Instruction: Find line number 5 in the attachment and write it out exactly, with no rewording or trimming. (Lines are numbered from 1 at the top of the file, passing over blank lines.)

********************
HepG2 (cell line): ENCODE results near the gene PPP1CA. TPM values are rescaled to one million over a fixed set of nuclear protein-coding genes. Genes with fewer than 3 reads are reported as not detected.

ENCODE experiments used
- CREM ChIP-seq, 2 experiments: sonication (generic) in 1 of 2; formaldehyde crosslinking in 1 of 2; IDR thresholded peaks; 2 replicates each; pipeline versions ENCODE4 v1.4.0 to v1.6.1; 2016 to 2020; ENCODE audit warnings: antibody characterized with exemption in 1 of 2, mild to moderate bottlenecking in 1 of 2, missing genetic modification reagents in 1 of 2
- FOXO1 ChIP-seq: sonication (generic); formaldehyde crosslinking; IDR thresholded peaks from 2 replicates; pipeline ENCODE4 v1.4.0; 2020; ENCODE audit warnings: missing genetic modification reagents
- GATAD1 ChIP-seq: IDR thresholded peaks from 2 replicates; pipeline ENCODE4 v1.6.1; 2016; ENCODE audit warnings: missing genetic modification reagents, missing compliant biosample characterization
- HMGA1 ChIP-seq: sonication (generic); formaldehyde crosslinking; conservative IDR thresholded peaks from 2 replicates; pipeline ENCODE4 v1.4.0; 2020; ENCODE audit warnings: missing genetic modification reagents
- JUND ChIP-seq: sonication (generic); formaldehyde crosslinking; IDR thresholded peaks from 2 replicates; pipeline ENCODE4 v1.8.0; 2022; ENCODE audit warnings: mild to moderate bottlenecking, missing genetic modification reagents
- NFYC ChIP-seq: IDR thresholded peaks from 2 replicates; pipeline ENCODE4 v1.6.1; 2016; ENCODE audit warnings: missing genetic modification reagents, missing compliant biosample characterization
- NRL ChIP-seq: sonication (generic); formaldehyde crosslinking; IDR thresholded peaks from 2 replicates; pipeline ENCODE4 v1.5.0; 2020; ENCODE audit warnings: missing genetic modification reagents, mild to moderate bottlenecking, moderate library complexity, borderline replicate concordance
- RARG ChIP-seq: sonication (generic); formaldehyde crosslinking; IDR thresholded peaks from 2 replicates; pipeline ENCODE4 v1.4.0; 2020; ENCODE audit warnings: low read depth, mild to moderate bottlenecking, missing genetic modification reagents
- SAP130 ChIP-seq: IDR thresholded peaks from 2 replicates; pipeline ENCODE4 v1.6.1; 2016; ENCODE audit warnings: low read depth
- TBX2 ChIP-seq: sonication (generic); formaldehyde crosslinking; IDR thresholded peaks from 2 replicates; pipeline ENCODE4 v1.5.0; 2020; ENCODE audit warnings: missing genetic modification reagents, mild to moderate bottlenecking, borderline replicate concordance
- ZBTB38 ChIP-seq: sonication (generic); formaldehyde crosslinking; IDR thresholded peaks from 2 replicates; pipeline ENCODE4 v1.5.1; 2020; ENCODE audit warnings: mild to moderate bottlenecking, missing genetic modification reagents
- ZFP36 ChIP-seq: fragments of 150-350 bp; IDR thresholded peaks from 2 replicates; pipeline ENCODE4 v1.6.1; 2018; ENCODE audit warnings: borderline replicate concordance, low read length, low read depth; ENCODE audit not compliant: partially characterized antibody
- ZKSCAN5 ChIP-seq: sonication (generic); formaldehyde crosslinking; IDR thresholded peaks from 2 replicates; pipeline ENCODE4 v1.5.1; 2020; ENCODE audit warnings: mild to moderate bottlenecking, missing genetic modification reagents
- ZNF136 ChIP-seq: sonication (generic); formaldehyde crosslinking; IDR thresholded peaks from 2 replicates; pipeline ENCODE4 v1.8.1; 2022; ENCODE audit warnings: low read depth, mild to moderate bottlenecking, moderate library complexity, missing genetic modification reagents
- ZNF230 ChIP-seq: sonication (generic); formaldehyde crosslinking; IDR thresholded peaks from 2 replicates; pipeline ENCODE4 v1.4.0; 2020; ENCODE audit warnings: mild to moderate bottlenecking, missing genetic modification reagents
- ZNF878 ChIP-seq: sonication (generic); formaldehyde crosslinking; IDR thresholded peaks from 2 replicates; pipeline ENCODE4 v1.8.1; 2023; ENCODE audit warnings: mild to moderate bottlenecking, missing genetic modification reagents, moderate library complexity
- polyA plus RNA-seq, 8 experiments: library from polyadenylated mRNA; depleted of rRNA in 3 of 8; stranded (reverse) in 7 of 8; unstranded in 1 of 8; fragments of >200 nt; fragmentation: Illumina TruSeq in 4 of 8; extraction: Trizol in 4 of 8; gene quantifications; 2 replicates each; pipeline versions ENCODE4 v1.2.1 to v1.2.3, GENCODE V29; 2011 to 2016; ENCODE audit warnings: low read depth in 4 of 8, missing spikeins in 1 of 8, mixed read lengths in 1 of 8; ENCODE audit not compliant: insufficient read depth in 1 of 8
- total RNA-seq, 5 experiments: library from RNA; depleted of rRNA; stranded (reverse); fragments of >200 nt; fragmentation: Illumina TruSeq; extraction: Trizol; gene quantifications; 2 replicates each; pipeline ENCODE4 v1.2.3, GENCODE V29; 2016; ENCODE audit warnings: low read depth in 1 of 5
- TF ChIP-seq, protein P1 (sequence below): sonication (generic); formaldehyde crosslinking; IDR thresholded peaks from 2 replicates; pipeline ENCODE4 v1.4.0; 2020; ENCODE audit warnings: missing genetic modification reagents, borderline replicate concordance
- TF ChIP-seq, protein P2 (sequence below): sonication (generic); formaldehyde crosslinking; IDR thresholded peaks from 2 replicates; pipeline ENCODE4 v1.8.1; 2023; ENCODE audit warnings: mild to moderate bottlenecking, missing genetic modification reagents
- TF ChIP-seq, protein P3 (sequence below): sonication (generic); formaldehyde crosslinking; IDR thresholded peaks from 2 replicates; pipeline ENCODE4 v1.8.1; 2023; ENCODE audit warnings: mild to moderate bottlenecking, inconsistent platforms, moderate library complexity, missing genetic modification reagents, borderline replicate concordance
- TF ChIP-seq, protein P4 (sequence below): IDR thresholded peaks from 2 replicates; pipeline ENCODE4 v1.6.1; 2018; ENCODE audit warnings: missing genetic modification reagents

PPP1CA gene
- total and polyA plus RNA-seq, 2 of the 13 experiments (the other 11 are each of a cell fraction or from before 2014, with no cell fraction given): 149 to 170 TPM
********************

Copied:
- GATAD1 ChIP-seq: IDR thresholded peaks from 2 replicates; pipeline ENCODE4 v1.6.1; 2016; ENCODE audit warnings: missing genetic modification reagents, missing compliant biosample characterization